The above error means that Nvidia could not properly register with Docker. What it actually mean is the drivers are not properly installed on the host. This could also mean the nvidia container tools were installed without restarting the docker daemon: you need to restart the docker daemon.

I suggest you to go back and verify if nvidia-container-runtime is installed or not OR restart the Docker daemon.

Listing out GPU devices

$ docker run -it --rm --gpus all ubuntu nvidia-smi -L
GPU 0: Tesla P4 (UUID: GPU-fa974b1d-3c17-ed92-28d0-805c6d089601)
$ docker run -it --rm --gpus all ubuntu nvidia-smi  --query-gpu=index,name,uui
d,serial --format=csv
index, name, uuid, serial
0, Tesla P4, GPU-fa974b1d-3c17-ed92-28d0-805c6d089601, 0325017070224

A Quick Look at NVIDIA Deep Learning..

The NVIDIA Deep Learning GPU Training System, a.k.a DIGITS is a webapp for training deep learning models. It puts  the power of deep learning into the hands of engineers & data scientists. It can be used to rapidly train the highly accurate deep neural network (DNNs) for image classification, segmentation and object detection tasks.The currently supported frameworks are: Caffe, Torch, and Tensorflow.

DIGITS simplifies common deep learning tasks such as managing data, designing and training neural networks on multi-GPU systems, monitoring performance in real time with advanced visualizations, and selecting the best performing model from the results browser for deployment. DIGITS is completely interactive so that data scientists can focus on designing and training networks rather than programming and debugging.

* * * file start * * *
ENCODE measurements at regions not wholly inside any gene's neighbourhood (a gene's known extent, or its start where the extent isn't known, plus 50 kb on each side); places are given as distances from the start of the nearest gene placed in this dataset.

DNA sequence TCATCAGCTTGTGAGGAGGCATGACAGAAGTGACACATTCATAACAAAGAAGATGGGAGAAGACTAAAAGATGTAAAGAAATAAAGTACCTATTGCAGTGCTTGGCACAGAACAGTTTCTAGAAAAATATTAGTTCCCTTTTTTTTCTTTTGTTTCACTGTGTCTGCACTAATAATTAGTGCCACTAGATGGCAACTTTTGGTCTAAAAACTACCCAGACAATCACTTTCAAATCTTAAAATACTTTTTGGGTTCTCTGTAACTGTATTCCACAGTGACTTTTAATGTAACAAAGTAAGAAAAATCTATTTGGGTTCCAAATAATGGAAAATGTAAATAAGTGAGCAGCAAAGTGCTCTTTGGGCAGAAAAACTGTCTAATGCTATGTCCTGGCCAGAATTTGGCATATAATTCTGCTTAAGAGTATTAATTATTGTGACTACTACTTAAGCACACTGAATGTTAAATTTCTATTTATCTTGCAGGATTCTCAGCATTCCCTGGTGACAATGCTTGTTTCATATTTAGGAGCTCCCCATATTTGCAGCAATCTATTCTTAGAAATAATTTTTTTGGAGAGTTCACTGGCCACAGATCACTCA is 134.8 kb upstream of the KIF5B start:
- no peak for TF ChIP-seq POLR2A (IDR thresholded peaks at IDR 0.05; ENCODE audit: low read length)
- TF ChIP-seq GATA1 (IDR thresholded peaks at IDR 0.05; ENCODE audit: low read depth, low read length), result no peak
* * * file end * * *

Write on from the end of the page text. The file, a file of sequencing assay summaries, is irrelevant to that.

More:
To test-drive DIGITS, you can get it up and running in a single Docker container:

$docker run -itd --gpus all -p 5000:5000 nvidia/digits

You can open up web browser and verify if its running on the below address:

w3m http://<dockerhostip>:5000

Verifying again with nvidia-smi

$ docker run -it --rm --gpus all ubuntu nvidia-smi
Tue May  7 16:27:37 2019       
| NVIDIA-SMI 390.116                Driver Version: 390.116                   |
| GPU  Name        Persistence-M| Bus-Id        Disp.A | Volatile Uncorr. ECC |
| Fan  Temp  Perf  Pwr:Usage/Cap|         Memory-Usage | GPU-Util  Compute M. |
|   0  Tesla P4            Off  | 00000000:00:04.0 Off |                    0 |
| N/A   51C    P0    24W /  75W |    129MiB /  7611MiB |      0%      Default |

| Processes:                                                       GPU Memory |
|  GPU       PID   Type   Process name                             Usage      |

If you want to see it in action, here’s a quick video

Can I use Docker compose for NVIDIA GPU?

Not Yet. I have raised a feature request under this link few minutes back.

Special Thanks to Tibor Vass, Docker Staff Engineer for reviewing this blog.



Ajeet Raina

My name is Ajeet Singh Raina and I am an author of this blogging site. I am a Docker Captain, ARM Innovator & Docker Bangalore Community Leader. I bagged 2 special awards last year(2019) : Firstly, “The Tip of Captain’s Hat Award” at Dockercon 2019, San Francisco and secondly, “2019 Docker Community Award“. I was overwhelmed to receive the first award in front of around 5000 audience.